In Chicago, Parks Funded By Parking Garages

Mayor Richard Daley has been aggressive in transforming Chicago into a more livable city, cracking down on sociopathic motorists, encouraging traffic-calming, promoting bicycling and paying attention to the nitty gritty environmental impacts of street design. The Chicago Tribune recently reported on the Mayor’s latest effort to fund citywide park-improvements projects using revenues from city-owned parking garages:

haaspark.jpg Money from leasing four publicly owned downtown parking garages will provide financing for about 100 neighborhood park-improvement projects, from new fieldhouses at five parks to new playgrounds at 50 others, Mayor Richard Daley announced Thursday. The $122 million for the projects also will help pay for what were described as major renovations for existing park facilities such as the South Shore Cultural Center, the Broadway Armory and Garfield Park’s historic golden-domed fieldhouse.

"It certainly is the largest amount of capital dollars in one sum that I remember seeing in the last 20 years," said Erma Tranter, president of Friends of the Parks. "This is a unique opportunity to do some major facility construction in neighborhoods of need."

In some cases, money from the parking deal is being combined with state and federal funds and private contributions to get projects off the drawing board, officials said. About $3.5 million from the garage deal "will end up generating a total of over $8.5 million to give the people of this community the kind of park they want and deserve," Daley said. "And that’s what we intend to do across the city."

Photo of Haas Park in Chicago, Stephanie Says/Flickr

  • chicago

    I hate to burst your bubble, but as a resident of Chicago I have to tell you that Mayor Daley is asleep at the wheel when it comes to creating livable streets. He is all talk and little action at this point. Our transit system is about to implement major service cuts because he hasn’t won the support of the state legislature for sustainable funding, parking requirements keep getting raised, traffic enforcement agents regularly prioritize drivers over pedestrians, crosswalks are being taken out to “improve the flow of traffic,” and those pedestrian countdown signals are being installed to ensure that pedstrians know that they only have a few seconds on the street before it’s returned to their rightful owners: the drivers.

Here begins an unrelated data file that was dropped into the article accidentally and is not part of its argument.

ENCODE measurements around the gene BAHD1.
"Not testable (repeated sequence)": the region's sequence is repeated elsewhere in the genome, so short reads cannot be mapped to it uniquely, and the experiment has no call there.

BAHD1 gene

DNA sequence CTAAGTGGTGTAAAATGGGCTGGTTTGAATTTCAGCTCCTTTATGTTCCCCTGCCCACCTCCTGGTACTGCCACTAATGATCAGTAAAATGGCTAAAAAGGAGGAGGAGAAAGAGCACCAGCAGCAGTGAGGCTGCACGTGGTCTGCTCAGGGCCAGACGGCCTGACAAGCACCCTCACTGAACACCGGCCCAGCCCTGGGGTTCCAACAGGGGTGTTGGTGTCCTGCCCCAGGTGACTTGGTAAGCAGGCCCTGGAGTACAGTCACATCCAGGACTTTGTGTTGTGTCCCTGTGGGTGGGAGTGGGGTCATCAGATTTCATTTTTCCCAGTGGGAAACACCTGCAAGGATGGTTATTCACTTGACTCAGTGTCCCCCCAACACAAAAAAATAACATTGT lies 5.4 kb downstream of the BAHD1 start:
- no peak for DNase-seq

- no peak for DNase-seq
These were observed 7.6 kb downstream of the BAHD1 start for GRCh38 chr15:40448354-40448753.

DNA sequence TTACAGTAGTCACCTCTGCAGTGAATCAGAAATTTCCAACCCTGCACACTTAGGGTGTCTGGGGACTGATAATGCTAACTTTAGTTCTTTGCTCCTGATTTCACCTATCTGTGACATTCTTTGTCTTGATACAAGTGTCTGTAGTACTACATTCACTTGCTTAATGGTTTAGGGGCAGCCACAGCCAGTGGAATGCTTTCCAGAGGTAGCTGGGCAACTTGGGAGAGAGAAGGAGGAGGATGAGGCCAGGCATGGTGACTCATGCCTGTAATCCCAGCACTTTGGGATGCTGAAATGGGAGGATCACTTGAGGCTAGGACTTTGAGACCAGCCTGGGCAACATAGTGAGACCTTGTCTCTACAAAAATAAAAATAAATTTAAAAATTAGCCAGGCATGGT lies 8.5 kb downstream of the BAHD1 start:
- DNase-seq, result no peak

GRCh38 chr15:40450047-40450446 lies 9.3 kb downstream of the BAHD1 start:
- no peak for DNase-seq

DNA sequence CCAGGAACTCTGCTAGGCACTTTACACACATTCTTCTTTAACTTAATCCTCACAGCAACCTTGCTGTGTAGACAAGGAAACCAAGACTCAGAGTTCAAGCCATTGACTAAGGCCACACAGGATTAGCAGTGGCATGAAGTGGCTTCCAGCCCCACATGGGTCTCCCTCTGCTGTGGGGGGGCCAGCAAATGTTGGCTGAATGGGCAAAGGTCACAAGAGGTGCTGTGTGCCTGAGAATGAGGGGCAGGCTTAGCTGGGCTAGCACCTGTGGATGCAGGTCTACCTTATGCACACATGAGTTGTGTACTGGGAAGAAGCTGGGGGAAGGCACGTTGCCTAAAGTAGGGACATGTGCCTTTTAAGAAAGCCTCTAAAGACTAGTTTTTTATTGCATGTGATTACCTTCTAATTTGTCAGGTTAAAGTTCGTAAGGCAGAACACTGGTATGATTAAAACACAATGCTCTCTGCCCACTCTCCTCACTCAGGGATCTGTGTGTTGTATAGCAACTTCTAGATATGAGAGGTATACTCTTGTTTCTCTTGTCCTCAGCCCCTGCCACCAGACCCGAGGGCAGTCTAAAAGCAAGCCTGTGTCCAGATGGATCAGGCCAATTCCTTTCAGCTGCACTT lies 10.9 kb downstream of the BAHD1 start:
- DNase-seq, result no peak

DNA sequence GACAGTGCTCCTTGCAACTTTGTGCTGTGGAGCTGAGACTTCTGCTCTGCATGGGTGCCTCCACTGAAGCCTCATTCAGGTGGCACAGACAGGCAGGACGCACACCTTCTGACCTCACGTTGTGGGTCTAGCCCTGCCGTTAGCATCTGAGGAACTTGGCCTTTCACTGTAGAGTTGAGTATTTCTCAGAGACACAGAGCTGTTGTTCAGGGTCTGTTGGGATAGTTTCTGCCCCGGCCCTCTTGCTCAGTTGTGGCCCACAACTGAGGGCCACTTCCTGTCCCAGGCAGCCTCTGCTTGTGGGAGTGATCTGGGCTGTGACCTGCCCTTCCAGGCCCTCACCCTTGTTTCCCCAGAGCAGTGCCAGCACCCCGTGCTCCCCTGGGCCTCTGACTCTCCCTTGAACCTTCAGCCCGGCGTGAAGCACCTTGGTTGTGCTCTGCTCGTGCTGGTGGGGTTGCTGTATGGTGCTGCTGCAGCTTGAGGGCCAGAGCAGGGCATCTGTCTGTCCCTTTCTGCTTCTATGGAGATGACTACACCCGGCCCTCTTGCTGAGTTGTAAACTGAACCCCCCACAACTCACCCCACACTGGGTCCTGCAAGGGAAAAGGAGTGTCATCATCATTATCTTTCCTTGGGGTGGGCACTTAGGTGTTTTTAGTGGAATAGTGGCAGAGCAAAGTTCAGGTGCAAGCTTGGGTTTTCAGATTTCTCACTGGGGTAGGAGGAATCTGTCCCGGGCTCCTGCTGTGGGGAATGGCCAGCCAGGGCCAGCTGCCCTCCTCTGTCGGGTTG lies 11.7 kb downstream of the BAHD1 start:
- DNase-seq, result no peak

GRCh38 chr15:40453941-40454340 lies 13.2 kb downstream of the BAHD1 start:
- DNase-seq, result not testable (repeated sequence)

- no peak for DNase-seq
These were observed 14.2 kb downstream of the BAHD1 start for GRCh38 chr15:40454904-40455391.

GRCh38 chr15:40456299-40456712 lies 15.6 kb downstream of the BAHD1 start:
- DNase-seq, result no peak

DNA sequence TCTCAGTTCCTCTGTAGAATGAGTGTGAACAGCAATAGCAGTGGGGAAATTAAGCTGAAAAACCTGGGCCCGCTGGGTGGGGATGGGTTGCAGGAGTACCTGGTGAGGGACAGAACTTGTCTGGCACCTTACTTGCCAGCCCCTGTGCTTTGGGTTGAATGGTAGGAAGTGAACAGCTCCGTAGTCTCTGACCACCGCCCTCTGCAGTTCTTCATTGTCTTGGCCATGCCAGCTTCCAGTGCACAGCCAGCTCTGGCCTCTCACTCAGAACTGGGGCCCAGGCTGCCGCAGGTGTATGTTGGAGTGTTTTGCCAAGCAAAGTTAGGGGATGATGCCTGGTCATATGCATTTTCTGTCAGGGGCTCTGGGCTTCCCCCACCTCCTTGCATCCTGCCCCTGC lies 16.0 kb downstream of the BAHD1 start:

That parking garage money should be going to widening sidewalks, restoring crosswalks, upgrading our delapidated train stations, adding real bike lanes, etc.

    The walking environment here is a joke because there’s no one smart or thoughtful enough in the city administration to even realize that there’s a problem. Meanwhile the aldermen wield complete control over the neighborhood streets, and are slowly but surely nibbling away at the sidewalks by adding curb cuts and parking lots.

    Publicizing this non-article is the same as streetsblog hyping an NYC DOT announcement that it’s put up Yield to Pedestrian signs on streets in which pedestrians are regularly being killed.

  • Thanks for the perspective, Chicago.

  • Ron in Chicago

    Our mayor is certainly not perfect. But I think that we have become spoiled by all the good things that he has achieved. Perhaps ‘Comment by chicago — July 16, 2007 @ 2:37 pm” might be a little more appreciative if he tried to ride a bike in London, drive crosstown in Manhattan or look for parking in your city. Chicago has become a terrifically improved city for the urbanite over the past 20 years. Ambience, parks, bike lanes and green roofs all testify to what he has achieved.

    We used to have a scary airport close to the city, on the lakefront. Now we have a brand new prairie-park and a beach and a new small stadium. And the list goes on and on.


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